Like all turbines with nozzles, blockage by debris must be prevented for effective operation.

Theory of operation

The Turgo turbine is an impulse type turbine; water does not change pressure as it moves through the turbine blades. The water's potential energy is converted to kinetic energy with a nozzle. The high speed water jet is then directed on the turbine blades which deflect and reverse the flow. The resulting impulse spins the turbine runner, imparting energy to the turbine shaft. Water exits with very little energy. Turgo runners may have an efficiency of over 90%.

A Turgo runner looks like a Pelton runner split in half. For the same power, the Turgo runner is one half the diameter of the Pelton runner, and so twice the specific speed. The Turgo can handle a greater water flow than the Pelton because exiting water doesn't interfere with adjacent buckets.

The specific speed of Turgo runners is between the Francis and Pelton. Single or multiple nozzles can be used. Increasing the number of jets increases the specific speed of the runner by the square root of the number of jets (four jets yield twice the specific speed of one jet on the same turbine ).

Monday, August 18, 2008

Solar power tower

Solar power tower

Solar Two, a concentrating solar power plant.

Power towers (also know as 'central tower' power plants or 'heliostat' power plants) use an array of flat, moveable mirrors (called heliostats) to focus the sun's rays upon a collector tower (the target). The high energy at this point of concentrated sunlight is transferred to a substance that can store the heat for later use. The more recent heat transfer material that has been successfully demonstrated is liquid sodium. Sodium is a metal with a high heat capacity, allowing that energy to be stored and drawn off throughout the evening. That energy can, in turn, be used to boil water for use in steam turbines. Water had originally been used as a heat transfer medium in earlier power tower versions (where the resultant steam was used to power a turbine). This system did not allow for power generation during the evening. Examples of heliostat based power plants are the 10 MWe Solar One (later called Solar Two), and the 15 MW Solar Tres plants. Neither of these are currently used for active energy generation. In South Africa, a solar power plant is planned with 4000 to 5000 heliostat mirrors, each having an area of 140 m².Another design is a pyramid shaped structure - solar pyramid - which works by drawing in air, heating it with solar energy and moving it through turbines to generate electricity. Currently India is buiiding such pyramids.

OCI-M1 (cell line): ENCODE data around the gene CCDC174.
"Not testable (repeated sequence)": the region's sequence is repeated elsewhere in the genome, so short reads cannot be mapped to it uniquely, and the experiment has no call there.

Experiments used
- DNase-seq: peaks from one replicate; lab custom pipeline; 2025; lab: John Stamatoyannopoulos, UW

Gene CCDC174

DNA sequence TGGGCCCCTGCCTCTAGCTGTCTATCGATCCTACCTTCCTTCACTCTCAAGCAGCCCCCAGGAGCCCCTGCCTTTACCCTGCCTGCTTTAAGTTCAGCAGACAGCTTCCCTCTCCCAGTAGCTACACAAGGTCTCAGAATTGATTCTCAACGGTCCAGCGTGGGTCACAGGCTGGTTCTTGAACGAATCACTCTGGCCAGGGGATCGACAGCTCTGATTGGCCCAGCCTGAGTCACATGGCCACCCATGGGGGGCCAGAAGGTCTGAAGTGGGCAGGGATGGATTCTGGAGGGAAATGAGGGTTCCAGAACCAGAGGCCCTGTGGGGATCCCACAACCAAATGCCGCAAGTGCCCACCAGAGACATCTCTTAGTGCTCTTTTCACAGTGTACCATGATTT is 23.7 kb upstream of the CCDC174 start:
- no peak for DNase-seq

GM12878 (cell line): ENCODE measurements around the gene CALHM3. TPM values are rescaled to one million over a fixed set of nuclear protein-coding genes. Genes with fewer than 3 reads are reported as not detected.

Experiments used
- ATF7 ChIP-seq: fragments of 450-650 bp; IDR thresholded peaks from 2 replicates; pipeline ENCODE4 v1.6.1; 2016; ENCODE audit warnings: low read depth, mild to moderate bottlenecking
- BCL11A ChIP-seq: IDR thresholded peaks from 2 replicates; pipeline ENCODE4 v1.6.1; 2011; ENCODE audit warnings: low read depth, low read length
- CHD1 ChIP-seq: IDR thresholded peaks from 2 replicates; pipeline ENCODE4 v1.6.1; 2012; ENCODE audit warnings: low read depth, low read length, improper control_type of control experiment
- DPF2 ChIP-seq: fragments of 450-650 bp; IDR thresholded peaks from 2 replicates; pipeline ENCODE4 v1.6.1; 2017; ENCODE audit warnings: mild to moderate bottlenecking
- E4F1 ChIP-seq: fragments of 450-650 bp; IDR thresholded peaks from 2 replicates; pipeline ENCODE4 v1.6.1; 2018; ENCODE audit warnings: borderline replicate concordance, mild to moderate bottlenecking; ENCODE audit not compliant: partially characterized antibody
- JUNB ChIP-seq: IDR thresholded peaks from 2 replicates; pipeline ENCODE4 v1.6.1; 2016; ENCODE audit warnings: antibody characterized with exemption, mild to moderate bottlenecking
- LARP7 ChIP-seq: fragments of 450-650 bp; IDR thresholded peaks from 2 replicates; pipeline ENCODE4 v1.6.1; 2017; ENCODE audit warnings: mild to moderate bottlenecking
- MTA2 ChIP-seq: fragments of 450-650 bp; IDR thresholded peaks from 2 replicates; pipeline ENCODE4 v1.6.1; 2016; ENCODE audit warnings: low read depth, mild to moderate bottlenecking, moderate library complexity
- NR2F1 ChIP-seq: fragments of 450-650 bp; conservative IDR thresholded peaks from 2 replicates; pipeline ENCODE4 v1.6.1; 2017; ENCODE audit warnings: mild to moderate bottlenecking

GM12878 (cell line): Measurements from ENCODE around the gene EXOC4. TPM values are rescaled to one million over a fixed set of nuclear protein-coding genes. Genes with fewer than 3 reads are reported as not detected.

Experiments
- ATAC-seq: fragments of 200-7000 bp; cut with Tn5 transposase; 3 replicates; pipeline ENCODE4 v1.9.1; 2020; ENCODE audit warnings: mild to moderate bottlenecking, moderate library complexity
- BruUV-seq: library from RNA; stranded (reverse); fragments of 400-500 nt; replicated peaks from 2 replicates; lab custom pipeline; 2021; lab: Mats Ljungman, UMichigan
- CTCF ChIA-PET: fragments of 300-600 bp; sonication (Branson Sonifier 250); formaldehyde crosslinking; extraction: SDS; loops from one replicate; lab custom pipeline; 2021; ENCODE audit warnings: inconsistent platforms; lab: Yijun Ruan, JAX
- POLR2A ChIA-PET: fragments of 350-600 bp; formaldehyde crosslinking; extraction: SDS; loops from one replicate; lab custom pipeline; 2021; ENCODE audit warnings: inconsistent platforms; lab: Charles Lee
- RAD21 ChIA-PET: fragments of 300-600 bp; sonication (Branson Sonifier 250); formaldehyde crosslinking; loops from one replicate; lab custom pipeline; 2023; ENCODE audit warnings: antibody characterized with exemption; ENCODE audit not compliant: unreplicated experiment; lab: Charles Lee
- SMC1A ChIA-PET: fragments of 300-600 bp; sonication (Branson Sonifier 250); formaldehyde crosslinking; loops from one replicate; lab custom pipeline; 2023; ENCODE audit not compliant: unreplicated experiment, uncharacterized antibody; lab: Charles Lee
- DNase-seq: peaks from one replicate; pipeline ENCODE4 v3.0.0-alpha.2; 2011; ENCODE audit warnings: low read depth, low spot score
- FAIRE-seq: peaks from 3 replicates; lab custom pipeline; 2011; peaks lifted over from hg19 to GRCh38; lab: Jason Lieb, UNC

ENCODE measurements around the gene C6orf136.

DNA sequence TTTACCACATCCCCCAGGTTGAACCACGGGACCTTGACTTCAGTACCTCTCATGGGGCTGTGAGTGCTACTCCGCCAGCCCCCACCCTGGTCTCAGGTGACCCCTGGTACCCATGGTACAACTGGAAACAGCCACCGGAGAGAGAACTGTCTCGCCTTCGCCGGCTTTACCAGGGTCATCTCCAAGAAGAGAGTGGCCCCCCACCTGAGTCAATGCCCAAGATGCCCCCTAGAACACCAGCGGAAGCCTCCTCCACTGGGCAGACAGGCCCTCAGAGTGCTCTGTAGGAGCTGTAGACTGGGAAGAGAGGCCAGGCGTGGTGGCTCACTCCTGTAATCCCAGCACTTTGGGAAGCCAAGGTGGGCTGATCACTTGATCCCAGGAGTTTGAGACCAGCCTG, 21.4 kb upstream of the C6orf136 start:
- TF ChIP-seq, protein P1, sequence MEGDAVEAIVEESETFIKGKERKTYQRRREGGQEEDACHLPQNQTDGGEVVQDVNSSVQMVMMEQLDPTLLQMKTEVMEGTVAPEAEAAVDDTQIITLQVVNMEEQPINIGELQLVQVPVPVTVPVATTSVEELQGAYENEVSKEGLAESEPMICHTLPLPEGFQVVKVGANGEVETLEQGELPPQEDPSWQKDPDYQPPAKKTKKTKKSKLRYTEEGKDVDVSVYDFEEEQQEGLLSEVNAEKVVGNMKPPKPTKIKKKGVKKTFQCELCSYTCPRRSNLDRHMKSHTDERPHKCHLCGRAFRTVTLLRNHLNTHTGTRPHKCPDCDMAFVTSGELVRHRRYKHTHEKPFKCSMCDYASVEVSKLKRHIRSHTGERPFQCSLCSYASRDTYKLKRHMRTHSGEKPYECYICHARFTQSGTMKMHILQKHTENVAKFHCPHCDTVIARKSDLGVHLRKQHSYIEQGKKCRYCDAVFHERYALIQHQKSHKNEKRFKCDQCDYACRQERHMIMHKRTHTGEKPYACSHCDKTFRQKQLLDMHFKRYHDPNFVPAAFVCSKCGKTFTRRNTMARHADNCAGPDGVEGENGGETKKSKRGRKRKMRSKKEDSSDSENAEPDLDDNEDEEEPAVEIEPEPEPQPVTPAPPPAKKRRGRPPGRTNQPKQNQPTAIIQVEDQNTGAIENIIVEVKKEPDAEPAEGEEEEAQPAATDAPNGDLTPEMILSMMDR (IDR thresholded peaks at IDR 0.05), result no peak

Climate effect of solar radiation

Climate effect of solar radiation

Solar irradiance spectrum above atmosphere and at surface

On Earth, solar radiation is obvious as daylight when the sun is above the horizon. This is during daytime, and also in summer near the poles at night, but not at all in winter near the poles. When the direct radiation is not blocked by clouds, it is experienced as sunshine, a combination of bright yellow light (sunlight in the strict sense) and heat. The heat on the body, on objects, etc., that is directly produced by the radiation should be distinguished from the increase in air temperature.